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Childhood Activist Sample Law School Personal Statement & Essay – UNEDITED

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At the age of eighteen, I never expected to receive so much attention. After two years of trying to persuade the local Scout council to abandon its widespread use of the Confederate battle flag, my letter to the National Office paid off. Newspapers nationwide reported that my letter spurred the Boy Scouts of America to issue a policy restricting use of the flag. As a conservative white Southerner whose family moved here in 1635, I had to explain that this policy was not just politically correct, but that it made sense.

Nine years ago, I was inducted into the Order of the Arrow (OA), a selective Scout organization designed to encourage leadership and community service. My seventy-member induction class included twenty black Scouts, but I never saw more than one or two of them at OA events. I became concerned that the OA was not developing leaders from one-third of our state’s population, and wondered why blacks returned so rarely. I remembered the pervasiveness of the Confederate flag on induction weekend-decorating mugs and T-shirts, hanging from flagpoles and in the dining hall. While I knew the flag was not the root cause of the problem, I decided that its removal would help keep black Scouts in the OA.

Therefore, as editor of the regional OA newsletter, I published an article critical of the flag. Several black Scouts quietly confirmed my suspicions. One Scout recalled that his mother, seeing the flags in the camp dining hall, pulled him aside and whispered, “I don’t think we’re welcome here.” More typical was the response of a prominent Scout leader, who angrily demanded to know why any debate was even necessary since “we only have two blacks in the lodge anyway.” I could not believe how thoroughly he had missed my point.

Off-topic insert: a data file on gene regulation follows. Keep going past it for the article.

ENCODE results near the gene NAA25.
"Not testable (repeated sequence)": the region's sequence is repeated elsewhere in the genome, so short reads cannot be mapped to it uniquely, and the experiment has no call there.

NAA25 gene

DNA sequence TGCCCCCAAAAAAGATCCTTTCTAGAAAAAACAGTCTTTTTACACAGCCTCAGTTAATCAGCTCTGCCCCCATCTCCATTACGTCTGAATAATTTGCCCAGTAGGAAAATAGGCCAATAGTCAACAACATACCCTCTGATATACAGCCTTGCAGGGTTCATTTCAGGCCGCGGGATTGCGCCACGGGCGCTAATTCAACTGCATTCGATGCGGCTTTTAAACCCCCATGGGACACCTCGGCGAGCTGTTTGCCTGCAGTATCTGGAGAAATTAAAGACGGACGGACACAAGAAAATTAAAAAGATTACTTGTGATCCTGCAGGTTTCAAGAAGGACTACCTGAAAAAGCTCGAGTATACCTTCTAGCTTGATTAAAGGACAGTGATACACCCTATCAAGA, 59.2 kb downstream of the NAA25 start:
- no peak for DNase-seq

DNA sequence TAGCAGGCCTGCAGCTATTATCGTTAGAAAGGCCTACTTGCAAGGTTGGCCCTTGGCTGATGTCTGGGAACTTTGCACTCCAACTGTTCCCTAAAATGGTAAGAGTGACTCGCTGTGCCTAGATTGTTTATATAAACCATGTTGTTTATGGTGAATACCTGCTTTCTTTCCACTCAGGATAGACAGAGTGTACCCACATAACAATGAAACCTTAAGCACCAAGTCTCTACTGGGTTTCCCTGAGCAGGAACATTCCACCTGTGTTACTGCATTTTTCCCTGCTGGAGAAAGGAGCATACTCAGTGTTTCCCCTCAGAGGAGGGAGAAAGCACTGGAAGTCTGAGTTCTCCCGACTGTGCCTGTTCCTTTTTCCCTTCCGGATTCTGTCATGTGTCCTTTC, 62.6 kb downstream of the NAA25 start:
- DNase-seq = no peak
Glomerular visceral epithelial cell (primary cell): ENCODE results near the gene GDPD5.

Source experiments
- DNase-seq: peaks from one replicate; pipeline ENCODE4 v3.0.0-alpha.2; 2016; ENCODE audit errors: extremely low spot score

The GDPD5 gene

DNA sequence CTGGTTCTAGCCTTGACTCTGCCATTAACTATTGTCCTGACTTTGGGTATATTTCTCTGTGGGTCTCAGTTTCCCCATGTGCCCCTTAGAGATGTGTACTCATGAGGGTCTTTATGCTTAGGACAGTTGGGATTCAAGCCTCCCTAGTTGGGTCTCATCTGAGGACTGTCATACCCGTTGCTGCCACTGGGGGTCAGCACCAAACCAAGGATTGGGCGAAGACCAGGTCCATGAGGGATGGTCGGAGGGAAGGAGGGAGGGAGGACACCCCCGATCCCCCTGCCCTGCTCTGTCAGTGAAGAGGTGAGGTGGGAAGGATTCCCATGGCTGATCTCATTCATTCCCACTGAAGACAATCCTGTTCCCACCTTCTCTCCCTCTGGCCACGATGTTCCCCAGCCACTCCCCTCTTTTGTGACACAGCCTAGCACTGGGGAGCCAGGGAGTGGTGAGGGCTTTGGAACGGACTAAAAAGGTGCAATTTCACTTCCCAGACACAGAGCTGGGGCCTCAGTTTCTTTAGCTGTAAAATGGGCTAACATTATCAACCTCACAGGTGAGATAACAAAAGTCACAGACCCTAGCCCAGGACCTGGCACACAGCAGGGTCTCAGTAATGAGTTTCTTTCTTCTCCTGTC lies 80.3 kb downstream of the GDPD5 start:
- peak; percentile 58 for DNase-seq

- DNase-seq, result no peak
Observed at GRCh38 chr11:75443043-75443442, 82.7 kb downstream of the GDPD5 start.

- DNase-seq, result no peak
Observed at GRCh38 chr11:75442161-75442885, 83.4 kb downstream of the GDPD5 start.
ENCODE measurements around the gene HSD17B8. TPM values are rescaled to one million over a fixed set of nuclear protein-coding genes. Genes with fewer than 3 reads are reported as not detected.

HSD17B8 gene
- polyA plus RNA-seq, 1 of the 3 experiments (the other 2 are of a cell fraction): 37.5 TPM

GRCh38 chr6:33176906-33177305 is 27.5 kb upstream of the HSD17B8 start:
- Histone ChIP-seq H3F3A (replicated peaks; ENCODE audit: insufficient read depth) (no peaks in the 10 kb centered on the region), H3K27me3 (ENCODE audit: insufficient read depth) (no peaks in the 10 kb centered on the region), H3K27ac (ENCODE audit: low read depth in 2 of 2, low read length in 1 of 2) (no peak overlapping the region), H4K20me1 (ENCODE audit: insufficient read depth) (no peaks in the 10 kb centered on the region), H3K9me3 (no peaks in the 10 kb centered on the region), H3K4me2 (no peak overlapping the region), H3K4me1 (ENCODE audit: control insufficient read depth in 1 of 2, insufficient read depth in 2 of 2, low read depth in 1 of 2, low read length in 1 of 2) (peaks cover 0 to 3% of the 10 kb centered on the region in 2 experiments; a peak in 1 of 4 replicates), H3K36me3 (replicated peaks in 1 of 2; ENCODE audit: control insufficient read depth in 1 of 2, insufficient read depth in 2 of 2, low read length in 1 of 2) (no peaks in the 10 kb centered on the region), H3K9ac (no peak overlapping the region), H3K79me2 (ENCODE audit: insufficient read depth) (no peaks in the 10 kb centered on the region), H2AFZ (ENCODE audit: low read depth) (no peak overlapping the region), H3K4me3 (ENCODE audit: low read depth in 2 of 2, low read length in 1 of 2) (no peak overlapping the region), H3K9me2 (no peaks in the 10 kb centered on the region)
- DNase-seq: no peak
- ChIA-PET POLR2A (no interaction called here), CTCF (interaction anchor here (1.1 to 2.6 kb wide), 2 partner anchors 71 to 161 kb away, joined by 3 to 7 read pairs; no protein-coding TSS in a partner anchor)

Though my local efforts were thwarted, I still believed that Scouting should abandon the flag. One year later, my letter to the National Office prompted the new policy and ignited a storm of public debate. Critics blasted my disrespect for Southern tradition, misinterpreting my desire to help the South as an apology for the Civil War. I am proud of my relatives who fought and died for the Confederacy, but it is not their image that the flag represents when it is used at twentieth century Scout meetings, football games, and NASCAR races. Scouts began using the flag in the 1950s, about the time Georgia and South Carolina raised it over their State Houses. The flag is a response to unpopular Supreme Court justices, not invading armies.

Ironically, [school’s] student newspaper has charged that I lack compassion and only represent white male fraternity members on a fraternity-dominated campus. The newspaper did not endorse me for student body president because I refused to give unconditional support to every cause, including de-emphasis of Western curricula and mandatory hiring quotas for black faculty. The editors downplayed my leading role in establishing the first main campus housing for a black fraternity, a woman’s selective group, and a multicultural organization, because they believed that the fraternities should have been kicked off campus instead. Nonetheless, I was the first person to be elected without their endorsement in twenty years because students recognized my commitment to the entire community.

The battle flag has slowly disappeared from Scouting, and [school’s] campus better reflects the school’s diversity. While integration is still a distant goal, these changes are small steps in the right direction. I sought practical improvements through independent thinking, perseverance, and tenacity in the face of fierce criticism. A legal education would give me tools to better use these abilities. I am not headed to law school on a mission, but I see law as an opportunity to contribute as we build our future.

Note: This essay appears unedited for instructional purposes. Essays edited by EssayEdge are substantially improved. For samples of EssayEdge editing, please click here.

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